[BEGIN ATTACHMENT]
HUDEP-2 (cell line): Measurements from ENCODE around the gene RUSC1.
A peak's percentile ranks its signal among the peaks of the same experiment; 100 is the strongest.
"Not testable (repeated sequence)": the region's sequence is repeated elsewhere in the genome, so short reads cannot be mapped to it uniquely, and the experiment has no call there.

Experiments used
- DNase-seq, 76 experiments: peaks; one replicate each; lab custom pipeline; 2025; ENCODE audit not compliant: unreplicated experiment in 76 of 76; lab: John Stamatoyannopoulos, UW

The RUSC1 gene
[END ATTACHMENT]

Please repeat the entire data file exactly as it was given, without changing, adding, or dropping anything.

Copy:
HUDEP-2 (cell line): Measurements from ENCODE around the gene RUSC1.
A peak's percentile ranks its signal among the peaks of the same experiment; 100 is the strongest.
"Not testable (repeated sequence)": the region's sequence is repeated elsewhere in the genome, so short reads cannot be mapped to it uniquely, and the experiment has no call there.

Experiments used
- DNase-seq, 76 experiments: peaks; one replicate each; lab custom pipeline; 2025; ENCODE audit not compliant: unreplicated experiment in 76 of 76; lab: John Stamatoyannopoulos, UW

The RUSC1 gene